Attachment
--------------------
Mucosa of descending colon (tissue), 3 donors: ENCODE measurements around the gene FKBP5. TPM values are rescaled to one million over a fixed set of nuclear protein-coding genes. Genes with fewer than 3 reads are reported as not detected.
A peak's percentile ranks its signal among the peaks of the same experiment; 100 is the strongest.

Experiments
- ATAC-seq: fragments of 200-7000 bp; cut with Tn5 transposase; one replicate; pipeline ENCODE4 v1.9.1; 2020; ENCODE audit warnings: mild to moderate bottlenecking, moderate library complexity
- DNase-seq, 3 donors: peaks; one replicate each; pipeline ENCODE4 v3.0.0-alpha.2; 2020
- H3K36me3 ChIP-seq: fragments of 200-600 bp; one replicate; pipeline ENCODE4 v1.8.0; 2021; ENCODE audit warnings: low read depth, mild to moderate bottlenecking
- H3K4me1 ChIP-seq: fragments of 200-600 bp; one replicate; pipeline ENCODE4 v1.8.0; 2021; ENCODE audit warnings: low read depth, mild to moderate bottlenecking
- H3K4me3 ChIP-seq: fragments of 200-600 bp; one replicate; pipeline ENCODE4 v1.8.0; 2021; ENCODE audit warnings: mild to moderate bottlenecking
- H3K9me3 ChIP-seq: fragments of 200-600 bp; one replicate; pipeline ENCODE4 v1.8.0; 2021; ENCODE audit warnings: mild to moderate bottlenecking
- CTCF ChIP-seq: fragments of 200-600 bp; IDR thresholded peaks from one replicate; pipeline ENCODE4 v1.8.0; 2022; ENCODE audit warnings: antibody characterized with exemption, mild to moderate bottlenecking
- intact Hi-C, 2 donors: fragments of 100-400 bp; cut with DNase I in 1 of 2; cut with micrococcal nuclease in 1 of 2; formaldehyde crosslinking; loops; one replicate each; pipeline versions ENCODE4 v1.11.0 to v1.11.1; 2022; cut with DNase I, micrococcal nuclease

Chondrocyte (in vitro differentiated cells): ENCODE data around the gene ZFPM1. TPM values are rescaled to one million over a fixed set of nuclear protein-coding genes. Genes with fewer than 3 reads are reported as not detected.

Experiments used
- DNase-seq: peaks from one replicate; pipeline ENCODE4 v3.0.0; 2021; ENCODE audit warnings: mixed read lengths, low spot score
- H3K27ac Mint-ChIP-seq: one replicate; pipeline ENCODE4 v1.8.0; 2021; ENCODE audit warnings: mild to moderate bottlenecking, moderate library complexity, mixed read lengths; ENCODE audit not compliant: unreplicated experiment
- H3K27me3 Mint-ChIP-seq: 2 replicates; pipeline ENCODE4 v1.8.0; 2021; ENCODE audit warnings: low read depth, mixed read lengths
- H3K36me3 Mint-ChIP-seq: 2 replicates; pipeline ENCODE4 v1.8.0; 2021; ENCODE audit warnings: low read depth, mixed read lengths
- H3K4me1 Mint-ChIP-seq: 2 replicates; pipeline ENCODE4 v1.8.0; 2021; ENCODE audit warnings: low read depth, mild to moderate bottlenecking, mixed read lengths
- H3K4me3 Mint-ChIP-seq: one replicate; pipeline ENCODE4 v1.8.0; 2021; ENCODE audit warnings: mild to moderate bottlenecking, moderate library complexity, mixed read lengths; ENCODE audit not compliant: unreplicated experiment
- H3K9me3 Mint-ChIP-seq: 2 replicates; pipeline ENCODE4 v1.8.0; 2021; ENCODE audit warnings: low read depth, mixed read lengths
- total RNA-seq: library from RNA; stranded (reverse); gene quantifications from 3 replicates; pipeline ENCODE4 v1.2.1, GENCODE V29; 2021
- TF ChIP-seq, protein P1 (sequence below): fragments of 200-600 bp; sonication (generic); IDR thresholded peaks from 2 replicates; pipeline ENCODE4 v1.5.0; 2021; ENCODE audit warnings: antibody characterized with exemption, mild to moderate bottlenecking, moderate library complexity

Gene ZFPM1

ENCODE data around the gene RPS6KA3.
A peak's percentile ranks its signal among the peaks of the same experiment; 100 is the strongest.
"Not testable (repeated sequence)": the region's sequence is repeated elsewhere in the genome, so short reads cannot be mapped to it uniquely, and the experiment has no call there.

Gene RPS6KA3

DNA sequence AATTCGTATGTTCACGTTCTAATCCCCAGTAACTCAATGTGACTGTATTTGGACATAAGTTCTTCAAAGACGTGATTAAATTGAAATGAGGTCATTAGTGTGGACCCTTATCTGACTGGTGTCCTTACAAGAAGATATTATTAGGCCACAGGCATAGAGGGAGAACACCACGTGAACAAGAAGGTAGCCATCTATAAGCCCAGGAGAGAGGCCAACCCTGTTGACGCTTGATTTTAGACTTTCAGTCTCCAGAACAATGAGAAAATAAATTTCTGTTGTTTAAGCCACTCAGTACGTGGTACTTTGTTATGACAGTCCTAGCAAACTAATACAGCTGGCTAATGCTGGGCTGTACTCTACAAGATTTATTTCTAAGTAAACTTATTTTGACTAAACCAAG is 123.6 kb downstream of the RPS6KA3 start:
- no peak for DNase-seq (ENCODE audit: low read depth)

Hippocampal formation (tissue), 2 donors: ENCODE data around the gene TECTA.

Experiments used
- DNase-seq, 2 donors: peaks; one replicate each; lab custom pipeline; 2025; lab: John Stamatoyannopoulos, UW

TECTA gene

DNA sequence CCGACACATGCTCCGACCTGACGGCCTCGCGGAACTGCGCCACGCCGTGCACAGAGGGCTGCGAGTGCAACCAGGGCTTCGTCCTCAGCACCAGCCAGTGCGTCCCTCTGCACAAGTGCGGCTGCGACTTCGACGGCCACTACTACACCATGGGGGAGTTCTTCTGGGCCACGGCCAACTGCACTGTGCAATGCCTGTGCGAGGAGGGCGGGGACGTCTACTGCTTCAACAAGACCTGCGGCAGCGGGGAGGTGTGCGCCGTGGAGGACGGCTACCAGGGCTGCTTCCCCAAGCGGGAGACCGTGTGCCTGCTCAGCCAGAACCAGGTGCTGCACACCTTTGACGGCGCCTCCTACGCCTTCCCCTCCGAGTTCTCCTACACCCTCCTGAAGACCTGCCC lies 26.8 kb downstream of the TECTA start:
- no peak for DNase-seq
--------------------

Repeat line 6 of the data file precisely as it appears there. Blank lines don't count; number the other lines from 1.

- H3K36me3 ChIP-seq: fragments of 200-600 bp; one replicate; pipeline ENCODE4 v1.8.0; 2021; ENCODE audit warnings: low read depth, mild to moderate bottlenecking